The provided code is just an example, illustrating the problem. In the real world I use the AsParallel method to make a parallel parsing of files. I have expected that the method will make the smart parallelization, and in case the parsing of one of the files will take much longer then the others, it will not stick the other files parsing. I mean, my expectation was that one thread will work on that file, but the other threads will parse all the other files. But it doesn't work this way.

    Partitioning of the collection is explaining the behavior, but don't you think it is a "little" problematic implementation?

    Wednesday, April 16, 2014 8:06 AM
  • The same result for Parallel.ForEach...

    [...]

    Do you mean that the output is the same? Show your results. The long thread (10000 ms) should be the last in the list, so that you can use Parallel.ForEach when the partitioning made by AsParrallel is not suitable for particular problems.

    Wednesday, April 16, 2014 8:42 AM
  • Here is the code:

    List<int> list = new List<int>() { 1, 1, 1, 10000, 1, 1, 1, 1, 1, 1, 1, 1, 1, 1, 1, 1, 1, 1, 1, 1, 1, 1, 1, 1, 1, 1, 1 };

                Parallel.ForEach(
                    list,
                    i =>
                    {
                        var sw = Stopwatch.StartNew();
                        Thread.Sleep(i);
                        sw.Stop();
                        Console.WriteLine(string.Format("Sleep time: {0}\tThreadId: {1}", sw.ElapsedMilliseconds, Thread.CurrentThread.ManagedThreadId));
                    });

                Console.WriteLine("Finish");
                Console.ReadLine();

    And here is the result:

    Sleep time: 1   ThreadId: 9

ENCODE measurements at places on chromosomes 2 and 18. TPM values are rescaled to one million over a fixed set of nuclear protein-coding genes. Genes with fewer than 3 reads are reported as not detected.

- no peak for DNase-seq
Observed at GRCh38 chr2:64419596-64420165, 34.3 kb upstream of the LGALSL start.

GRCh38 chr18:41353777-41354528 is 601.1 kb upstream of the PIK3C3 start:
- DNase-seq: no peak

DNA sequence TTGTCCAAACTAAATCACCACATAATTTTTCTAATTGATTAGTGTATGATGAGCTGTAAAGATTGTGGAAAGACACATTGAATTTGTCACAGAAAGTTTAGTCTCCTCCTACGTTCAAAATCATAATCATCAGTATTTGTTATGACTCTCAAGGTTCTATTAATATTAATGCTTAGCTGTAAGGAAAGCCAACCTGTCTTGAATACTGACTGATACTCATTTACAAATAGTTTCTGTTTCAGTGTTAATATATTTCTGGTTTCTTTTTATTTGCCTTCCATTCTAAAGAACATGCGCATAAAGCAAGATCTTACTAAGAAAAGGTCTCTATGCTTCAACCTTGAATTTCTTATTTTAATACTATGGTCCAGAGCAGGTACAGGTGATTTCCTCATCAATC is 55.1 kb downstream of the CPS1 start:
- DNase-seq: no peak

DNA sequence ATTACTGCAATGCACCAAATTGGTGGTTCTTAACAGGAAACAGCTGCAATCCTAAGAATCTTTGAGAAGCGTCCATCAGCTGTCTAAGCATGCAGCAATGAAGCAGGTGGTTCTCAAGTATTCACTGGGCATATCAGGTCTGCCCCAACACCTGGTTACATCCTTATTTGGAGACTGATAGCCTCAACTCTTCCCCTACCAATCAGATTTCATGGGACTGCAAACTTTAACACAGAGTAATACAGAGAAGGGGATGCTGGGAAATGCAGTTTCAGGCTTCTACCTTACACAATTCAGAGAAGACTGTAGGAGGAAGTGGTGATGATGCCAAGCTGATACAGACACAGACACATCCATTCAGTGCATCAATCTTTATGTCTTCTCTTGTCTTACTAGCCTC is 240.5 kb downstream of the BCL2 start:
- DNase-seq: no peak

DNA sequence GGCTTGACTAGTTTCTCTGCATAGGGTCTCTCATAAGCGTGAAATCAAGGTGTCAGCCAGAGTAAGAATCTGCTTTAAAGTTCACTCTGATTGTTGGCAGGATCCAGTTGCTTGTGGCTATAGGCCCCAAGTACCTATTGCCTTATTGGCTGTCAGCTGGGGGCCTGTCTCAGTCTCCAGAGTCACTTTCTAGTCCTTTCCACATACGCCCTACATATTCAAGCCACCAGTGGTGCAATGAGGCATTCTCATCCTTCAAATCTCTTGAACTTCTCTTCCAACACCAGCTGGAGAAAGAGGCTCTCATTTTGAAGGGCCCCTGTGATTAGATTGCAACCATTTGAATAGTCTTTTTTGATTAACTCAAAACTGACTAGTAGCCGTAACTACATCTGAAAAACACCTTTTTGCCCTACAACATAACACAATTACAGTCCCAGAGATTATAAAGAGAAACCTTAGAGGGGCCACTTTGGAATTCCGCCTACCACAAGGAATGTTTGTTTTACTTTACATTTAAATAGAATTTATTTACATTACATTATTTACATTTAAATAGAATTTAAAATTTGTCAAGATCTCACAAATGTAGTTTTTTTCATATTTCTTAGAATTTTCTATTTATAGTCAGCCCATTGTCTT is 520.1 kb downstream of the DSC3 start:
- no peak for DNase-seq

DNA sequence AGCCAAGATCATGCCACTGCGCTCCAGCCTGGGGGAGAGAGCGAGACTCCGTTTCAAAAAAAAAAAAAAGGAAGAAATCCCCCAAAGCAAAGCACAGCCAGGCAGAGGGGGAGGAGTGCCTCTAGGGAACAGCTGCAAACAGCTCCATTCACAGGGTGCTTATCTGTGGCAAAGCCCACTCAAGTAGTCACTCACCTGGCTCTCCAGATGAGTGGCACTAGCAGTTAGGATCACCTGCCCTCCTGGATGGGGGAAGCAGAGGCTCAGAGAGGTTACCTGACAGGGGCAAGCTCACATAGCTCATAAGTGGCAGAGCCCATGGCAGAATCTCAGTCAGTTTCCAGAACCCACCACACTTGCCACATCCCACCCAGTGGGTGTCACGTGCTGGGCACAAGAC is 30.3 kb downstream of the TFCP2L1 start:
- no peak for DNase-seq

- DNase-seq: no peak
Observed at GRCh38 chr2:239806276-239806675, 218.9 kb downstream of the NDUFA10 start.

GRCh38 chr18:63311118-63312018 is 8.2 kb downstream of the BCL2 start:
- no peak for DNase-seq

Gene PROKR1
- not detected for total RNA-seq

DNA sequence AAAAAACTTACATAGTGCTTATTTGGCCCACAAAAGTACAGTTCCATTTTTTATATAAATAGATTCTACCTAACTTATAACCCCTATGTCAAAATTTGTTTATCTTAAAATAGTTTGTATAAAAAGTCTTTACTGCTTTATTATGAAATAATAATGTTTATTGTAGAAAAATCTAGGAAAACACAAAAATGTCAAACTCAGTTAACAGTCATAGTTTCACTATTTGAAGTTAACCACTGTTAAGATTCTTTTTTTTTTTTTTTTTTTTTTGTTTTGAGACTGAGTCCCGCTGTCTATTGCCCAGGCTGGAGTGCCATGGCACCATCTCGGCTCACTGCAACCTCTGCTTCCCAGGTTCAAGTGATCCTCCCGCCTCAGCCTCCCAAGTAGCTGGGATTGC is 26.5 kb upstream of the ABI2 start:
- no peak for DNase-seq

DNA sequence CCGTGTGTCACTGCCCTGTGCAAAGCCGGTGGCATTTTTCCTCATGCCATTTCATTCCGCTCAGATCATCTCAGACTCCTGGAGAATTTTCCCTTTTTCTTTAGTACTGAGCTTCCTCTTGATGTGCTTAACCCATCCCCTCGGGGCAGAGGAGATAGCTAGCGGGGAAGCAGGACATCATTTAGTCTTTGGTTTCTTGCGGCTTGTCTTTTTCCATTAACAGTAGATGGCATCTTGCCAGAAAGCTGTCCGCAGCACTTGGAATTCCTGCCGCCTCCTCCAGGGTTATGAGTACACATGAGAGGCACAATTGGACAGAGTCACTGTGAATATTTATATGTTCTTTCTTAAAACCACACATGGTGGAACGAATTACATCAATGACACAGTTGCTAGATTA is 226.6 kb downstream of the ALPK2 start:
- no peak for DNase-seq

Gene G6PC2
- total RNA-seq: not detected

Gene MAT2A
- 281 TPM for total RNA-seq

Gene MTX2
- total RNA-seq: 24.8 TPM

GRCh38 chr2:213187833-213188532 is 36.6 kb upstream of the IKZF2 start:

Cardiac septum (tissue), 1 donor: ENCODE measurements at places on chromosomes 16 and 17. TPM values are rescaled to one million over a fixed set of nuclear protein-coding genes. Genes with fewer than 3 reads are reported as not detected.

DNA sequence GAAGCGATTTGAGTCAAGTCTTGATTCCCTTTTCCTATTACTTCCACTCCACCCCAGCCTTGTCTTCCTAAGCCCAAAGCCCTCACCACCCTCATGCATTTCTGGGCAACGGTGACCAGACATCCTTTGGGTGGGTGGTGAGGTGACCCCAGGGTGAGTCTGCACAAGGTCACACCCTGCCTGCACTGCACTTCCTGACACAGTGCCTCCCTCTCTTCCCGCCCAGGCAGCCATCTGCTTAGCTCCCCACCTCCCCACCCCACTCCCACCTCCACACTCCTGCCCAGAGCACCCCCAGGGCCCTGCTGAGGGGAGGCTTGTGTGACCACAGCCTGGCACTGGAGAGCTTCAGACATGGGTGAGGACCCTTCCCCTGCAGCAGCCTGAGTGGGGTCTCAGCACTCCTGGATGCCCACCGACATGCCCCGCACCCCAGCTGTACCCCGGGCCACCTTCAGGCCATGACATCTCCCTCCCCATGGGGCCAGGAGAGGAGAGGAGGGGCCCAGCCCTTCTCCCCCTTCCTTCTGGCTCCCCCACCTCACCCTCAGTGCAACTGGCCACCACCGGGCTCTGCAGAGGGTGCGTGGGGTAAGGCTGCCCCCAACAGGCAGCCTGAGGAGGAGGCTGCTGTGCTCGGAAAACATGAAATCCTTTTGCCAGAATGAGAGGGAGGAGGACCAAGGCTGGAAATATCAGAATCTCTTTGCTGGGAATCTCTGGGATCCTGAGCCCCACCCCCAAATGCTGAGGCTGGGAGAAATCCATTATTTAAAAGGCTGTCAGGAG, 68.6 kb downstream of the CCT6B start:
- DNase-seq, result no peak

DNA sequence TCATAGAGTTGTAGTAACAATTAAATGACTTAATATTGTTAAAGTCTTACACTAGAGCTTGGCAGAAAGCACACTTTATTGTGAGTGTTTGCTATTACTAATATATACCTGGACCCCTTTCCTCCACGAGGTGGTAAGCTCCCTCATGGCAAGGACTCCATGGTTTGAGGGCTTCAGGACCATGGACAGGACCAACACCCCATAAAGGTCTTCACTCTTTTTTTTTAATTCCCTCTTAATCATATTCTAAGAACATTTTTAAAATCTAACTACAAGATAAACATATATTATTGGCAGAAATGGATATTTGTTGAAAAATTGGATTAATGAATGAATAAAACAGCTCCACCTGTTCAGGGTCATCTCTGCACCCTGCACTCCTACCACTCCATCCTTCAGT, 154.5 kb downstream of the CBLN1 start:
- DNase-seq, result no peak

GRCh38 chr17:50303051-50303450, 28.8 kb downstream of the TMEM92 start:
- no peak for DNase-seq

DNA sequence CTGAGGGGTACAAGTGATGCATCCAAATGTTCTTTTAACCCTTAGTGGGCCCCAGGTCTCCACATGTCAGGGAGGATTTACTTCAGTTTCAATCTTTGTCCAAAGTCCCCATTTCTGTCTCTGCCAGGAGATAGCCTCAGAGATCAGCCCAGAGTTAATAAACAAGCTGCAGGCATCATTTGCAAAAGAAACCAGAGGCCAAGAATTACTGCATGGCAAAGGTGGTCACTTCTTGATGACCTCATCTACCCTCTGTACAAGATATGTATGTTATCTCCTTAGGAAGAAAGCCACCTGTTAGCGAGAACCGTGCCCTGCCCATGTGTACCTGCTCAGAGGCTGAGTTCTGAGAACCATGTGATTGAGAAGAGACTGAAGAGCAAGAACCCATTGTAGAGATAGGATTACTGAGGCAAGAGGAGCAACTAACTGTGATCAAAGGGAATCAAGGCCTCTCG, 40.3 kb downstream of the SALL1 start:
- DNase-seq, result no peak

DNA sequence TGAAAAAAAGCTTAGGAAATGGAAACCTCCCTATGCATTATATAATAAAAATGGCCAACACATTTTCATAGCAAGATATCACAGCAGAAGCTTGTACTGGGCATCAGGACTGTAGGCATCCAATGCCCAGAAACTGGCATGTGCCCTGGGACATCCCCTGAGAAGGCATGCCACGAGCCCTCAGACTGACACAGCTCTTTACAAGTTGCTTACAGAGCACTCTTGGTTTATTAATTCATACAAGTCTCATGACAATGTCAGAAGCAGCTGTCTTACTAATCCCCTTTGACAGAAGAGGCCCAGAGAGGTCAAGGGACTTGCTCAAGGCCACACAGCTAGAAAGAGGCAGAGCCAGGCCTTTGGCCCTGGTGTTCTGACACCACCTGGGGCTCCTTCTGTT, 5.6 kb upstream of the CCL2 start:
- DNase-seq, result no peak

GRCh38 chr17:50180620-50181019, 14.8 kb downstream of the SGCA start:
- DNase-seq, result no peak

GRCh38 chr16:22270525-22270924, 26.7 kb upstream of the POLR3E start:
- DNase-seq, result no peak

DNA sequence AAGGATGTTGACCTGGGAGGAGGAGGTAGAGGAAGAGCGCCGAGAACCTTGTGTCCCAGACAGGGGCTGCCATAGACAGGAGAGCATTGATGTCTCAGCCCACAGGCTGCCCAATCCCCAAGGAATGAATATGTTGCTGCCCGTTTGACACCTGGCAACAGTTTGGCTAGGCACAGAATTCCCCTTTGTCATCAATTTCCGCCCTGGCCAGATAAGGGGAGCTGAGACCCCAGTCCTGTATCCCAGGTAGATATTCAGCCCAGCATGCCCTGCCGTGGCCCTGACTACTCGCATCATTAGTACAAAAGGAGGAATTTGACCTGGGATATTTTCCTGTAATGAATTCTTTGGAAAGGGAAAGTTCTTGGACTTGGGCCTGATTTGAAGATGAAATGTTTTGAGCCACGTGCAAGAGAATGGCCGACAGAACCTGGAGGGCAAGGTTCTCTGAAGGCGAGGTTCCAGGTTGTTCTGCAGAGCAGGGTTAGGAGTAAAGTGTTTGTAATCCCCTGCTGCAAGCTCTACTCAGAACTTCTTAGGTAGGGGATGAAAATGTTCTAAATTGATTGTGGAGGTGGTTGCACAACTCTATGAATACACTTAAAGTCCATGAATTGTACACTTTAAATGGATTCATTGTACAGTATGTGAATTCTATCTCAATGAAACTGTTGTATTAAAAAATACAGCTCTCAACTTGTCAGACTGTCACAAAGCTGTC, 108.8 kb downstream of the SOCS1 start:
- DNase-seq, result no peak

Sleep time: 2   ThreadId: 8
    Sleep time: 1   ThreadId: 10
    Sleep time: 1   ThreadId: 11
    Sleep time: 1   ThreadId: 12
    Sleep time: 1   ThreadId: 11
    Sleep time: 1   ThreadId: 8
    Sleep time: 1   ThreadId: 12
    Sleep time: 1   ThreadId: 10
    Sleep time: 2   ThreadId: 9
    Sleep time: 1   ThreadId: 8
    Sleep time: 1   ThreadId: 11
    Sleep time: 1   ThreadId: 9
    Sleep time: 2   ThreadId: 12
    Sleep time: 2   ThreadId: 10
    Sleep time: 1   ThreadId: 11
    Sleep time: 1   ThreadId: 9
    Sleep time: 1   ThreadId: 12
    Sleep time: 1   ThreadId: 11
    Sleep time: 1   ThreadId: 12
    Sleep time: 1   ThreadId: 9
    Sleep time: 1   ThreadId: 11
    Sleep time: 1   ThreadId: 9
    Sleep time: 1   ThreadId: 12
    Sleep time: 10000       ThreadId: 8
    Sleep time: 1   ThreadId: 8
    Sleep time: 2   ThreadId: 8
    Finish


    As you can see the last to list items have waited till the thread 8 will be free.

    It looks like the same partitioning implementation here

    Wednesday, April 16, 2014 12:22 PM
  • Have you tried to use the Partitioner class that Viorel mentioned? Partitioner.Create(list, true).AsParallel() should be what you need in your case.

    And no, this isn't a bug. Dynamic partitioning has higher overhead, you don't want to use that by default for AsParallel because then every simply PLINQ query such as Sum will be significantly slower.

    Recommended reading: http://msdn.microsoft.com/en-us/library/dd997411(v=vs.110).aspx 

    Thursday, April 17, 2014 7:07 AM